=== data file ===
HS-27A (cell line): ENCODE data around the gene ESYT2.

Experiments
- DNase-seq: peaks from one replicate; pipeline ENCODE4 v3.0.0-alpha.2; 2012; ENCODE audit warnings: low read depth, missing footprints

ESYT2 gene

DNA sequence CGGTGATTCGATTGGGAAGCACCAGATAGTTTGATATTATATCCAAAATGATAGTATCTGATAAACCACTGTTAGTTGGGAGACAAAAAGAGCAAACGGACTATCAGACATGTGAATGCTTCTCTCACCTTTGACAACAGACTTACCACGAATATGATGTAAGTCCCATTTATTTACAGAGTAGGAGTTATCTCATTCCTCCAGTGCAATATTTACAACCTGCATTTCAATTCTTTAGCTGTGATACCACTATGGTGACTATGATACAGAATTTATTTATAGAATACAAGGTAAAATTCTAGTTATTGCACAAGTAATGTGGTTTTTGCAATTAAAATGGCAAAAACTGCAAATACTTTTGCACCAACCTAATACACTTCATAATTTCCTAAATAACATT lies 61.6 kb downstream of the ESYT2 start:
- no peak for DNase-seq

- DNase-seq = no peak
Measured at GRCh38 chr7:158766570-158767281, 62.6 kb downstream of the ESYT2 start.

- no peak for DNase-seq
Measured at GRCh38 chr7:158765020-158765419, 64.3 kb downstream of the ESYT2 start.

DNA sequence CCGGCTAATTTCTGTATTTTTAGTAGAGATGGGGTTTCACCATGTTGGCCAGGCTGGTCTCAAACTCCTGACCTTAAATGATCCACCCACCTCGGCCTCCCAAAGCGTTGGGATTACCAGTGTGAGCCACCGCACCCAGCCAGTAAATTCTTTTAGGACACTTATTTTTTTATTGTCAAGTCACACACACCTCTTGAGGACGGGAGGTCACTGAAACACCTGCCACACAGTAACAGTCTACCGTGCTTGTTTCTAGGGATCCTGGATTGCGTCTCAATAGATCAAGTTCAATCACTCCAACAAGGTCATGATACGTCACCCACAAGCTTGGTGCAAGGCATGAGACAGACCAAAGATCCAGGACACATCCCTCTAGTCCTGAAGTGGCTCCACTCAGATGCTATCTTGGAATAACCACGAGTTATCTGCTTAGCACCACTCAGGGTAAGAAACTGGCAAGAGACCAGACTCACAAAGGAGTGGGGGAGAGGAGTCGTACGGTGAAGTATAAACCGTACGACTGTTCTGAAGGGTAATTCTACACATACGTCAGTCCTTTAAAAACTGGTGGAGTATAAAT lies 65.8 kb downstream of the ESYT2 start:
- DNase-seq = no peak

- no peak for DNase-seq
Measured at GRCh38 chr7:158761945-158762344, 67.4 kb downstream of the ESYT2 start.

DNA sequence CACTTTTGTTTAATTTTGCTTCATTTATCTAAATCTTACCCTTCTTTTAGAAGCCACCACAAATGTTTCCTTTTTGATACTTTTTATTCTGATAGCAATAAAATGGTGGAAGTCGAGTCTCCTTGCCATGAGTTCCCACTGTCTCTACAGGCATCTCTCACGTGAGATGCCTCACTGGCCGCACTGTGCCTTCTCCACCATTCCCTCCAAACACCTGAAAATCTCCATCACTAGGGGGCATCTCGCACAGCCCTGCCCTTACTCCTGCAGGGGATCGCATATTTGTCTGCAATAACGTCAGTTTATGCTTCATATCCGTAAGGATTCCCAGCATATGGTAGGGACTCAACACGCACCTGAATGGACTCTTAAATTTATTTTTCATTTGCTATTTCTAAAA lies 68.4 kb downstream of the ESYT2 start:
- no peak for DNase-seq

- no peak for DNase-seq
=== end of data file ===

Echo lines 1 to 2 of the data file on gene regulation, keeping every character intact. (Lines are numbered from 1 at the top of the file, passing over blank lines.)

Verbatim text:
HS-27A (cell line): ENCODE data around the gene ESYT2.

Experiments